Torben Meyer

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Torben Meyer
Meyer5.jpg
in Casablanca (1942)
Born Torben Emil Meyer
(1884-12-01)1 December 1884
Copenhagen, Denmark
Died 22 May 1975(1975-05-22) (aged 90)
Hollywood, California, U.S.
Occupation Actor
Years active 1912—1966

Torben Emil Meyer (1 December 1884 – 22 May 1975) was a Danish character actor who appeared in over 190 films in a 55-year career.

Early career[edit]

Meyer was born in Copenhagen, Denmark and began his career as a stage actor in Denmark. He appeared in his first silent movie, Vor tids dame in 1912 and made twenty more before making Don Quixote in 1926. This movie achieved considerable international stature, and Meyer followed the migration of leading European actors to Hollywood the following year. His first American role was as a spy in the silent movie The Man Who Laughs starring Conrad Veidt in 1928. Meyer arrived just when the transition to sound was in progress. In contrast to many other European-born actors, his thick accent became an asset for him. He appeared uncredited in numerous movies throughout the 1930s and 1940s, almost always cast as a German.

In 1930, Meyer received a small part in a Michael Curtiz film A Soldier's Plaything, and in 1932, Meyer appeared in two Swedish language American films, Trådlöst och kärleksfullt and Halvvägs till Himlen. Later that year, he had a small part in Murders in the Rue Morgue, based on the Edgar Allan Poe short story which starring Bela Lugosi.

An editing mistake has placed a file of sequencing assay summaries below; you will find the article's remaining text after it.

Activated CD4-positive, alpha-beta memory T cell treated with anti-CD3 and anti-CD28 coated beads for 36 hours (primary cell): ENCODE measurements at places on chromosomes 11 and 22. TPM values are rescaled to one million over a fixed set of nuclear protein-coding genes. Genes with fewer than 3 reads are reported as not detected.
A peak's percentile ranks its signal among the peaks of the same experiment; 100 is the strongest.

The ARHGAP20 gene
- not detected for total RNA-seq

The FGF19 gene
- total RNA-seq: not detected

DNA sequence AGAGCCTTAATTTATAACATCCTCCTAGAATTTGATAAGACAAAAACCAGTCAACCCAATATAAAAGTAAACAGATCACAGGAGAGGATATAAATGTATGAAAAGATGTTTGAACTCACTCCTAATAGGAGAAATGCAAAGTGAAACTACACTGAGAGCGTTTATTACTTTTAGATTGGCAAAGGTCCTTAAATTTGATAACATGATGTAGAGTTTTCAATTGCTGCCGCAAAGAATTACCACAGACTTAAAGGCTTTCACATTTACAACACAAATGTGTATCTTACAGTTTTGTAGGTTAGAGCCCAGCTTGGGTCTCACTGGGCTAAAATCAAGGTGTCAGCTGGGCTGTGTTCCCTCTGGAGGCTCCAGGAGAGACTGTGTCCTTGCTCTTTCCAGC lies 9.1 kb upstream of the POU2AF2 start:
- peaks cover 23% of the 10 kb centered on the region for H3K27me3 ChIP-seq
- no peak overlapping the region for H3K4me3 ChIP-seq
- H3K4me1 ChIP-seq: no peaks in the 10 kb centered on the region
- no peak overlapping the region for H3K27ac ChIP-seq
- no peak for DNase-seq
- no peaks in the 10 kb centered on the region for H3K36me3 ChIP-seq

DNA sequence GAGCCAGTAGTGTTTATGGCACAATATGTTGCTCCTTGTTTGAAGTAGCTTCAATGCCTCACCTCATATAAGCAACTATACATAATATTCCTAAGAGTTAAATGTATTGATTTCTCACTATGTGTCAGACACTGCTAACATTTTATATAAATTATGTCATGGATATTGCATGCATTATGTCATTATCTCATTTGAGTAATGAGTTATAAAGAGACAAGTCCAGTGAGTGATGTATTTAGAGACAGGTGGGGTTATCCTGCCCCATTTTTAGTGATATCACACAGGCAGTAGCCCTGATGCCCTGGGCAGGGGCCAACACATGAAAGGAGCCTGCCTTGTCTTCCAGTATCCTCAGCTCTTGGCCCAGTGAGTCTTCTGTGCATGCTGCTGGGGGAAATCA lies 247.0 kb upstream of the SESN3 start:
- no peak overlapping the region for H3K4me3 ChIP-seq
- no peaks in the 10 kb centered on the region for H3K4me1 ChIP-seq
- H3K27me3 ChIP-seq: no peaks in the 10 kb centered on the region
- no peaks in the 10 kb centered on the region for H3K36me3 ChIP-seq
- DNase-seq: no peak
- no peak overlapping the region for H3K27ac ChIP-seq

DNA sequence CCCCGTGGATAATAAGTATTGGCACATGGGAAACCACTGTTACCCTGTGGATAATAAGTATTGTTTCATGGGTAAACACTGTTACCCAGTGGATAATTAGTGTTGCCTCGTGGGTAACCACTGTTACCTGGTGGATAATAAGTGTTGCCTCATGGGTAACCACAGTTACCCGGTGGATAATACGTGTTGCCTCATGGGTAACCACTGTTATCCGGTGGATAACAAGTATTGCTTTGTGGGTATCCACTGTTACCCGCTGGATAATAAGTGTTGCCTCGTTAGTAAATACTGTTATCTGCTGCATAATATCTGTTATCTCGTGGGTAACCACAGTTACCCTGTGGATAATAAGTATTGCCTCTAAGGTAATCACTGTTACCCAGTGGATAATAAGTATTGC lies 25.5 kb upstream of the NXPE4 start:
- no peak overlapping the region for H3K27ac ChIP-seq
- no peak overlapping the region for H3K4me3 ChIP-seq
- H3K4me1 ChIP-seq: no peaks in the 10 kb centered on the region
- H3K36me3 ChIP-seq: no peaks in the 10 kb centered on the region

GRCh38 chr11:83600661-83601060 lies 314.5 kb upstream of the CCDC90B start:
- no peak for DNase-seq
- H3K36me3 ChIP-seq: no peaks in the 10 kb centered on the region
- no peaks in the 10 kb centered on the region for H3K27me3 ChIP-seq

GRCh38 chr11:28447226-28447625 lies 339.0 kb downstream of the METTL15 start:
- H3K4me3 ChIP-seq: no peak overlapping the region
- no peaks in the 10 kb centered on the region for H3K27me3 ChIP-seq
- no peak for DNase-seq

Meyer had small parts as waiters in five different movies during 1932; in German émigré director Ernst Lubitsch's film Broken Lullaby starring Lionel Barrymore, in George Cukor's What Price Hollywood?, where he plays a waiter in the famous Hollywood restaurant 'The Brown Derby', in Downstairs starring Paul Lukas, in Mervyn LeRoy's Big City Blues starring Joan Blondell and in The Match King. Also that year, he had a small part in The Animal Kingdom starring Leslie Howard.

Next Meyer went from waiter to butler in a number of films in the 1930s; The Crime of the Century, John Ford's The World Moves On, Preview Murder Mystery starring Reginald Denny, Piccadilly Jim and The First Hundred Years both starring Robert Montgomery, and The King and the Chorus Girl starring Joan Blondell. However, he was again cast as a waiter in Reunion in Vienna starring Lionel Barrymore, in The Good Fairy starring Margaret Sullavan, in Break of Hearts starring Katharine Hepburn and Charles Boyer (in this one he was headwaiter at The Ritz), in Two for Tonight starring Bing Crosby, in The Gay Deception as a butler and in To Beat the Band.

In 1935, Meyer was strangled by Boris Karloff's Frankenstein in James Whale's Bride of Frankenstein. Two years later, in 1937, Meyer had a number of bit parts; as a servant in Tovarich starring Claudette Colbert, Charles Boyer and Basil Rathbone, as Raymond Massey's servant in The Prisoner of Zenda starring Ronald Colman in the title role and as Tyrone Power's chauffeur in Sonja Henie's Thin Ice. In 1938 Meyer played a German Police Prefect in a Simon Templar movie, The Saint in New York, and the following year, he played a doorman in Topper Takes a Trip starring Roland Young and Billie Burke. In 1939, Meyer had a bit part in Warner Bros. anti-Nazi movie Nurse Edith Cavell starring Anna Neagle.